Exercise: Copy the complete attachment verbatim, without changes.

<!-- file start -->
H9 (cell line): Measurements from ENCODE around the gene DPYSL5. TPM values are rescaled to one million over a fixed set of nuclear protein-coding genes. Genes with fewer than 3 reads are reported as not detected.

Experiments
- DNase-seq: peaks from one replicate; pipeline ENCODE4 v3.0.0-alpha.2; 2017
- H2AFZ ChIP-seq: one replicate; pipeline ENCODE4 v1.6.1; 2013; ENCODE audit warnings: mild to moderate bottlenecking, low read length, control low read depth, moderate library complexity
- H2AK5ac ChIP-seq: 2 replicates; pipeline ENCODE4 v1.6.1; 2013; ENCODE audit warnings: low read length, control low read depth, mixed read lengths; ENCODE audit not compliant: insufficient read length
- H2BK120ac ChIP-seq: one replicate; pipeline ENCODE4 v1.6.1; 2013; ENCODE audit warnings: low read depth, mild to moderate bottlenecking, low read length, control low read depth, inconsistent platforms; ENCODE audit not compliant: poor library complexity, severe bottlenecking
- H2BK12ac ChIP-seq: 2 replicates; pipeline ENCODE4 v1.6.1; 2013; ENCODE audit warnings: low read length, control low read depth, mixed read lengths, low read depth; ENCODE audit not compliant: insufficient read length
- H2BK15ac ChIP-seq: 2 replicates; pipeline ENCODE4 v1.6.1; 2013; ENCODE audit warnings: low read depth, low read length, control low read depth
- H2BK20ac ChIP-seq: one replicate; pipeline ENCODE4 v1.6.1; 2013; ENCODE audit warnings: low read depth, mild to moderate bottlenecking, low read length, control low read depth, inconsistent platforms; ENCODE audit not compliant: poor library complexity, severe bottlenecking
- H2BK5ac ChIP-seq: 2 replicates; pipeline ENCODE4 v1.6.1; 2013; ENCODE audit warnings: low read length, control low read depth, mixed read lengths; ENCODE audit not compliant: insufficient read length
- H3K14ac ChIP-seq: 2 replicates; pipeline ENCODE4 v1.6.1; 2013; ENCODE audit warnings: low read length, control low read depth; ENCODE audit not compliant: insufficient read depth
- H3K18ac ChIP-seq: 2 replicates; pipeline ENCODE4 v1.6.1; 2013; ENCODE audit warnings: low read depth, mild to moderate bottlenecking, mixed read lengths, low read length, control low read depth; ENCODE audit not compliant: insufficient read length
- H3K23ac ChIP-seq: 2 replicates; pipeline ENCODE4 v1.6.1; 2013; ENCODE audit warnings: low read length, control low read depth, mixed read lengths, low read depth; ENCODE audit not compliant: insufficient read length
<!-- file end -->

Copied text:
H9 (cell line): Measurements from ENCODE around the gene DPYSL5. TPM values are rescaled to one million over a fixed set of nuclear protein-coding genes. Genes with fewer than 3 reads are reported as not detected.

Experiments
- DNase-seq: peaks from one replicate; pipeline ENCODE4 v3.0.0-alpha.2; 2017
- H2AFZ ChIP-seq: one replicate; pipeline ENCODE4 v1.6.1; 2013; ENCODE audit warnings: mild to moderate bottlenecking, low read length, control low read depth, moderate library complexity
- H2AK5ac ChIP-seq: 2 replicates; pipeline ENCODE4 v1.6.1; 2013; ENCODE audit warnings: low read length, control low read depth, mixed read lengths; ENCODE audit not compliant: insufficient read length
- H2BK120ac ChIP-seq: one replicate; pipeline ENCODE4 v1.6.1; 2013; ENCODE audit warnings: low read depth, mild to moderate bottlenecking, low read length, control low read depth, inconsistent platforms; ENCODE audit not compliant: poor library complexity, severe bottlenecking
- H2BK12ac ChIP-seq: 2 replicates; pipeline ENCODE4 v1.6.1; 2013; ENCODE audit warnings: low read length, control low read depth, mixed read lengths, low read depth; ENCODE audit not compliant: insufficient read length
- H2BK15ac ChIP-seq: 2 replicates; pipeline ENCODE4 v1.6.1; 2013; ENCODE audit warnings: low read depth, low read length, control low read depth
- H2BK20ac ChIP-seq: one replicate; pipeline ENCODE4 v1.6.1; 2013; ENCODE audit warnings: low read depth, mild to moderate bottlenecking, low read length, control low read depth, inconsistent platforms; ENCODE audit not compliant: poor library complexity, severe bottlenecking
- H2BK5ac ChIP-seq: 2 replicates; pipeline ENCODE4 v1.6.1; 2013; ENCODE audit warnings: low read length, control low read depth, mixed read lengths; ENCODE audit not compliant: insufficient read length
- H3K14ac ChIP-seq: 2 replicates; pipeline ENCODE4 v1.6.1; 2013; ENCODE audit warnings: low read length, control low read depth; ENCODE audit not compliant: insufficient read depth
- H3K18ac ChIP-seq: 2 replicates; pipeline ENCODE4 v1.6.1; 2013; ENCODE audit warnings: low read depth, mild to moderate bottlenecking, mixed read lengths, low read length, control low read depth; ENCODE audit not compliant: insufficient read length
- H3K23ac ChIP-seq: 2 replicates; pipeline ENCODE4 v1.6.1; 2013; ENCODE audit warnings: low read length, control low read depth, mixed read lengths, low read depth; ENCODE audit not compliant: insufficient read length